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Orlando Shooter Was Enrolled in Islamic Seminary Run by Ex-Con Who Prosecutors Say Recruited Terrorists: Report

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He was initially moved into solitary confinement after prison authorities believed he was radicalizing up to 36 of his fellow prisoners.

The shooter who carried out the worst mass killing in American history was enrolled in an Islamic seminary run by an ex-con released from prison last year who prosecutors say recruited others for terrorism, sources told Fox News.

Omar Mateen — who police said killed at least 49 at Pulse, a gay nightclub in Orlando, early Sunday morning before SWAT teams fatally shot him — was a radical Muslim enrolled at Marcus Dwayne Robertson's Fundamental Islamic Knowledge Seminary, a law enforcement source told Fox News.

At the online school — recently renamed Timbuktu Seminary, Fox News said — Robertson, 47, is known as Abu Taubah.

Image source: Timbuktu Seminary website

Law enforcement sources told Fox News that Robertson was taken in for questioning early Sunday morning, but his longtime attorney Corey Cohen wouldn't comment if Robertson was in custody.

Police didn't confirm or deny picking up Robertson, Fox News said.

Robertson is a former U.S. Marine who allegedly was a bodyguard for the infamous Blind Sheik who led the 1993 World Trade Center bombing, Fox News said. He also headed a New York bank robbery gang called “Ali Baba and the 40 Thieves” before starting an Islamic seminary in Orlando where he "openly and enthusiastically preached against homosexuality," Fox News added.

Abu Taubah, a.k.a. Marcus Dwayne Robertson (Image source: YouTube)

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Prosecutors said wiretaps from 2011 proved Robertson instructed one of his students, Jonathan Paul Jimenez, to file false tax returns to obtain a tax refund to pay for travel to Mauritania for terror training.

Jimenez studied with Robertson for a year in preparation for his travel to Mauritania, where he would study and further his training in killing, suicide bombing, and identifying and murdering U.S. military personnel. He pleaded guilty in 2012 to lying to authorities and conspiring to defraud the IRS and was sentenced to 10 years in federal prison.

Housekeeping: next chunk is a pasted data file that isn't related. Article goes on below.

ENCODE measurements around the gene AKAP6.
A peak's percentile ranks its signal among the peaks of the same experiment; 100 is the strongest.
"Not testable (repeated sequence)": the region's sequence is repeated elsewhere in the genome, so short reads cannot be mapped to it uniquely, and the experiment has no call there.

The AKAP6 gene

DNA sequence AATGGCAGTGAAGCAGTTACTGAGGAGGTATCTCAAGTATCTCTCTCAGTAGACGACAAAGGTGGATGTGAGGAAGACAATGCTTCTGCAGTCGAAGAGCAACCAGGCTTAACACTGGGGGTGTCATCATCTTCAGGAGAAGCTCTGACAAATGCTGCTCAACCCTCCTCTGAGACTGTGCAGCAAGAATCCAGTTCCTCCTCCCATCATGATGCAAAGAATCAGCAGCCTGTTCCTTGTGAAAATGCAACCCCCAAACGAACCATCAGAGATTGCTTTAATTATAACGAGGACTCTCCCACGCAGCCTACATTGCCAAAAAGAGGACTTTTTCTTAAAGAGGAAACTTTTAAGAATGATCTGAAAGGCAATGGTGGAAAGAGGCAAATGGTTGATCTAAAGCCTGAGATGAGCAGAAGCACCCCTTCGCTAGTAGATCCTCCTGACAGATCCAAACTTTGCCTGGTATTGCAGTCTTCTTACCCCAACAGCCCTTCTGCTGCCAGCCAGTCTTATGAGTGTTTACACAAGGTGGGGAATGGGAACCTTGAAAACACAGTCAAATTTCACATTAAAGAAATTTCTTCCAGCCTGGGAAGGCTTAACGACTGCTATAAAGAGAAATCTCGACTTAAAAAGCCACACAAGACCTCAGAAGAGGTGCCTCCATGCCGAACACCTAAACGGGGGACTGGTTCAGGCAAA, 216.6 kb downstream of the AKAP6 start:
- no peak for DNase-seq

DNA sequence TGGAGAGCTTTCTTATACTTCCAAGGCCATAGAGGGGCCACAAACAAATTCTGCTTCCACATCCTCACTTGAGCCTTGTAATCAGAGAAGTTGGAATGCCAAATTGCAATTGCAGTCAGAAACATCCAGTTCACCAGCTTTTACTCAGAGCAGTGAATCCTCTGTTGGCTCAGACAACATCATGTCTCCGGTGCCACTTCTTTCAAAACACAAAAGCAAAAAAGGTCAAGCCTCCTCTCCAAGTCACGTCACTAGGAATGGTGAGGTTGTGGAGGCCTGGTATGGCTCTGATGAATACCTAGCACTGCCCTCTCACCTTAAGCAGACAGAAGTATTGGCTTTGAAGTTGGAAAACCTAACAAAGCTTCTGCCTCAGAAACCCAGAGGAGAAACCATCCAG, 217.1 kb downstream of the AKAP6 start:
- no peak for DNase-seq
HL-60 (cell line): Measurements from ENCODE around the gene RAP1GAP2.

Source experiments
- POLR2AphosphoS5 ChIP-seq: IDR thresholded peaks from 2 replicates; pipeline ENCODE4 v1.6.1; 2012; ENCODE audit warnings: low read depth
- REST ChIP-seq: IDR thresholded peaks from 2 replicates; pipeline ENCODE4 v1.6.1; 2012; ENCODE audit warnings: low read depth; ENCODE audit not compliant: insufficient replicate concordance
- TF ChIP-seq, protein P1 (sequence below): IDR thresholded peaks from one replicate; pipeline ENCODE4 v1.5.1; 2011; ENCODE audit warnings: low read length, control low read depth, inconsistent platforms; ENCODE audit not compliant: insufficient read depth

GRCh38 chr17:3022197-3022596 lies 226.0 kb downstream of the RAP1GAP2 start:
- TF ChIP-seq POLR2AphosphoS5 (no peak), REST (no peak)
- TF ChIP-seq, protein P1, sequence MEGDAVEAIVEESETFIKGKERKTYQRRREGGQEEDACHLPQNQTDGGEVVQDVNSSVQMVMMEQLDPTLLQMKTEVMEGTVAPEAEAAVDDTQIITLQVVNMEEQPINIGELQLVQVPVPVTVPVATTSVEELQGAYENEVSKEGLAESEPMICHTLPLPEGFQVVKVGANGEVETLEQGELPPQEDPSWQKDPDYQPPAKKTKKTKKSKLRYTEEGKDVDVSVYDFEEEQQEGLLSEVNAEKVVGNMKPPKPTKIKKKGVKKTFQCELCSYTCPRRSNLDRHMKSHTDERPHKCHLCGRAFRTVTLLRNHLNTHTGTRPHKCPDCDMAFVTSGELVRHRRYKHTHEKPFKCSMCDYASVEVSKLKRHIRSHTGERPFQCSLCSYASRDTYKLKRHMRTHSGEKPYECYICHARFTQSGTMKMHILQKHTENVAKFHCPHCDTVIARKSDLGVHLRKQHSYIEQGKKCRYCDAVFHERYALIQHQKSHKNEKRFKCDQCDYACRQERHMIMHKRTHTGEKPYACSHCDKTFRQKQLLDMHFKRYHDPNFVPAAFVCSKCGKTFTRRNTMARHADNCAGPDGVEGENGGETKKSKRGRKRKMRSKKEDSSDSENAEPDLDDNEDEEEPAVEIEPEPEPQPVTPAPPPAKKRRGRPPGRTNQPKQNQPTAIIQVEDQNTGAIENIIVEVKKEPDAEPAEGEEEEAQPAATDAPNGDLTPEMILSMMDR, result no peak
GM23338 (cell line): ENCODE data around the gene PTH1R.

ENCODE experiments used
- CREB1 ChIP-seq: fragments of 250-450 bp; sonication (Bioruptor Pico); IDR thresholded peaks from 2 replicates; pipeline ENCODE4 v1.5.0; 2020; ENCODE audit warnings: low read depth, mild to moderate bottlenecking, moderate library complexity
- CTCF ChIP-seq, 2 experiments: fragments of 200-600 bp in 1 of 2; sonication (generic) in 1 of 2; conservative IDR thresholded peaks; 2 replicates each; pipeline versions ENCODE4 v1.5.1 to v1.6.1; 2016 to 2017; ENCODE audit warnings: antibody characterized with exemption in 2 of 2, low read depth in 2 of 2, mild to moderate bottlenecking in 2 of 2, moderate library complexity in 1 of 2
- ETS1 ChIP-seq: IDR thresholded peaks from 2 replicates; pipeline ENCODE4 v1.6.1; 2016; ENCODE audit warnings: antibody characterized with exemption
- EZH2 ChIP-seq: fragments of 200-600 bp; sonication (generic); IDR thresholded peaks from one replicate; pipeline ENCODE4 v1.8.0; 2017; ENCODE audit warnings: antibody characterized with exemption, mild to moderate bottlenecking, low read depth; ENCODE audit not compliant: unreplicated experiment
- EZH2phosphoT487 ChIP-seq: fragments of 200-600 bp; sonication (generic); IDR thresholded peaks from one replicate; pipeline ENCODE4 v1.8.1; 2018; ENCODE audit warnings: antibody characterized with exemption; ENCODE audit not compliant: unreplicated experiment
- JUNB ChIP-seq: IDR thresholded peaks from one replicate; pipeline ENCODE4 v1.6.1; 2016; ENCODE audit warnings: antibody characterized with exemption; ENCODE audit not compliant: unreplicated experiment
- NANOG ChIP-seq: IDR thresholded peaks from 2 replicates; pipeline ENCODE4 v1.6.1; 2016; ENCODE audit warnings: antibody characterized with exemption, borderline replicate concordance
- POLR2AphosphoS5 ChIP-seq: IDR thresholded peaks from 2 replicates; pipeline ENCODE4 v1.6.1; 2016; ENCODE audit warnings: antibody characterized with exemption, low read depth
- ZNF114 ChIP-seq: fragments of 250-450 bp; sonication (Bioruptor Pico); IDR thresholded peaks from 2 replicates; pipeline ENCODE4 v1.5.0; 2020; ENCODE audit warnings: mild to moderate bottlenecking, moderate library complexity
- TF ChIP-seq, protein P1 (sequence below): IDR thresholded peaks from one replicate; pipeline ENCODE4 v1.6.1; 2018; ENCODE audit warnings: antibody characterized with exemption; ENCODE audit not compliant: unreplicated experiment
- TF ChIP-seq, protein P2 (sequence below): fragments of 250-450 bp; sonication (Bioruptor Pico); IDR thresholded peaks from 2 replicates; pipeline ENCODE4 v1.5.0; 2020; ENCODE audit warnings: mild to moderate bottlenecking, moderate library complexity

Robertson was arrested on a firearms charge in 2011 and pleaded guilty in January 2012. On March 14, 2012, federal authorities charged him with conspiring to defraud the IRS, which he was convicted of in December 2013.

While in the John E. Polk Correctional Facility in Seminole County, Robertson was considered so dangerous, he was kept in shackles and assigned his own guards. Whenever he was transported to court, a seven-car caravan of armed federal marshals escorted him. He was initially moved into solitary confinement after prison authorities believed he was radicalizing up to 36 of his fellow prisoners.

In their attempt to add enhanced terrorism charges and another 10 years to his sentence, prosecutors said Robertson was involved with terrorism activities “focused on training others to commit violent acts as opposed to committing them himself” and “overseas instead of inside the United States,” Fox News reported.

But U.S. District Judge Gregory Presnell freed Robertson in June 2015 with time served, Fox News said, adding that Robertson denied involvement in terrorist activities.

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As a former U.S. Marine who became the leader known as "Ali Baba” of a notorious New York gang “Ali Baba and the 40 Thieves,” Robertson and his crew robbed more than 10 banks, private homes and post offices at gunpoint, shot three police officers, and attacked one cop after he was injured by a homemade pipe bomb.

During the same period, federal authorities claimed Robertson served as a bodyguard to Omar Abdel Rahman, nicknamed the “Blind Sheik,” who led the terrorist group that carried out the 1993 bombing of the World Trade Center and donated more than $300,000 in stolen funds to mosques he attended, both claims Robertson denied. Robertson has adamantly denied the claims.

After he was arrested in 1991 along with most of the other members of the gang, prosecutors cut a deal with Robertson, and let him serve four years in prison before going to work undercover for the FBI between 2004 and 2007 to document terrorists’ plans and networks in Africa, Egypt and the United States.

Many of the court’s filings, including Robertson’s own testimony from his most recent criminal case, remain under federal seal, which means only prosecutors, the judge and the defense can review the records.

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